Recent dental surveys find that less than half of children in America brush their teeth twice a day and research shows that dental decay is the most common chronic childhood disease in the United States.
To encourage kids to brush their teeth, the Ad Council recently launched a neat mobile app aimed at bringing public service announcements (PSAs) right to where they can be most useful—in this case, the bathroom sink. The new PSA is called “Toothsavers” and it's designed to encourage kids to brush their teeth for two minutes, twice a day.
The back story of Toothsavers is that an evil sorceress has cast a wicked spell, leaving everyone’s mouths to rot and be overrun by cavities. Now it's up to little toothbrushers to help Toothy and the Toothsavers save everyone's teeth!
Kids use the app to swipe and tab in order to brush and scrub away the spell for each of the kingdom’s denizens, including the Dragon, Little Red Riding Hood and the Pirate. And for every few days a child brushes their own teeth for two minutes, twice a day, they unlock a new character on the Toothsaver game. Brush for 30 days and kids get the chance to defeat the evil sorceress herself.
Features of the app include:
- 10 different two-minute animations to add some fun to daily tooth brushing
- 10 cartoon teeth that move on the screen when activated by a voice
- An interactive map to chart daily tooth brushing
- Parents can connect on Facebook and post whenever their child reaches a brushing milestone
Toothsavers is a program of the Partnership for Healthy Mouths, Healthy Lives, a coalition of 36 oral health organizations including the American Dental Association. The campaign’s goal is to motivate parents to take action to reduce their children’s risk of oral disease by making sure their kids are brushing their teeth for two minutes, twice a day. Toothsavers is the first mobile app to be entirely created by the Ad Council. “The game represents a huge milestone for us in our efforts to use gaming and mobile technology to effect social change,” said Ellyn Fisher, Vice President, Public Relations and Social Media.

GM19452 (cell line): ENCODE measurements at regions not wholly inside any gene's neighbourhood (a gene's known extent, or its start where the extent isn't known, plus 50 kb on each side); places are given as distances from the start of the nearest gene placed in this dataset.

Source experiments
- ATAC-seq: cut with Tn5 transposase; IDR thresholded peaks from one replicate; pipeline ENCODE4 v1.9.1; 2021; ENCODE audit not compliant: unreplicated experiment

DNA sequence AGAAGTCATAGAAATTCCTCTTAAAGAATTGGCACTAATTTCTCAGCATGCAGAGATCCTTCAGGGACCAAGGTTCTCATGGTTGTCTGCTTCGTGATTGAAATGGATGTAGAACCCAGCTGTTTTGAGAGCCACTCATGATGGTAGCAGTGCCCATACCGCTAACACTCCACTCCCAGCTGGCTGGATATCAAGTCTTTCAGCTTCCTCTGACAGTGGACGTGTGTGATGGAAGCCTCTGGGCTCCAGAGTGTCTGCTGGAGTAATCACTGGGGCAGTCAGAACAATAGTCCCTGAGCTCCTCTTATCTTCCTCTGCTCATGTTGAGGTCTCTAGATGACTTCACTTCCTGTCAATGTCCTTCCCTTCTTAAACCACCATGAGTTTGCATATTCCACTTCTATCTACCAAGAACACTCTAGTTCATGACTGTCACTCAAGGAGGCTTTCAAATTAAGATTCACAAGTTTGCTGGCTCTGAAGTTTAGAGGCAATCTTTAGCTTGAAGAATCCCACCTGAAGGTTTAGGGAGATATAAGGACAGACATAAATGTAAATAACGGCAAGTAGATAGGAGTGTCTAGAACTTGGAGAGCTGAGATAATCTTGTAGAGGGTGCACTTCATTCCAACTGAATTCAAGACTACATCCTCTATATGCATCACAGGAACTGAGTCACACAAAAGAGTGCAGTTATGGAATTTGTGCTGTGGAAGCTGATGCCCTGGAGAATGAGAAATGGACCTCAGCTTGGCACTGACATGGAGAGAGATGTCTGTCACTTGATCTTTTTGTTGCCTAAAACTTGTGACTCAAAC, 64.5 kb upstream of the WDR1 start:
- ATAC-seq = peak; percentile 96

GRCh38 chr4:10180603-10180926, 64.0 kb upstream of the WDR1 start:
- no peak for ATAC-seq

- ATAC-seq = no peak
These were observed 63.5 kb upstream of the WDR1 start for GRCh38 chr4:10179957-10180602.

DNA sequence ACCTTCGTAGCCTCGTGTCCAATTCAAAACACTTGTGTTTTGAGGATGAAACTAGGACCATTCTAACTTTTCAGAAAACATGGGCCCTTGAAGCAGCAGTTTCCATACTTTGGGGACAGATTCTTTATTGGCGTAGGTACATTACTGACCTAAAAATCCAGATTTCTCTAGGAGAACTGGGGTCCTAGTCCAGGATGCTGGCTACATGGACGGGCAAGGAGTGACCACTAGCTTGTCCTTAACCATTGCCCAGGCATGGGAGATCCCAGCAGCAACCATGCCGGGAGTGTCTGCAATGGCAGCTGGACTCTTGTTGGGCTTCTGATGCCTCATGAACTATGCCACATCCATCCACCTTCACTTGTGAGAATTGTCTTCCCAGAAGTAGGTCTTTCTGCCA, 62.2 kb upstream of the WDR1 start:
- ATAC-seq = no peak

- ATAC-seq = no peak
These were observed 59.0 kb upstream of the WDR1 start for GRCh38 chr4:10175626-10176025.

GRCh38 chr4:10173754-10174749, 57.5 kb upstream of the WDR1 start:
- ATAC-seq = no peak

Much of the country is still facing at least a few more weeks of winter weather, so harbingers of spring are especially welcome. In Washington, D.C., one of those signs is an increase in the number of “TapIt” posters on the city’s metro system letting city dwellers and visitors know where they can get clean drinking water throughout the area for their reusable water bottles. TapIt is a six-year-old national network of cafes, coffee shops and some retail stores that offer free drinking water to anyone who asks and brings their own vessel to fill and drink from. Partners that have helped with costs often include local water utility companies.
"This network protects the environment, as well as people’s wallets," said TapIt Campaign Director Will Schwartz in a recent release. "In fact, users could save up to $700 per year if they were to use TapIt instead of buying a bottle of water each day."
Other reasons to actively look for easy access to water in the community include:
- A 2012 study in the American Journal of Clinical Nutrition found that replacing sugary drinks with water resulted in a 2 to 2.5 percent weight loss for study participants during a six month clinical trial.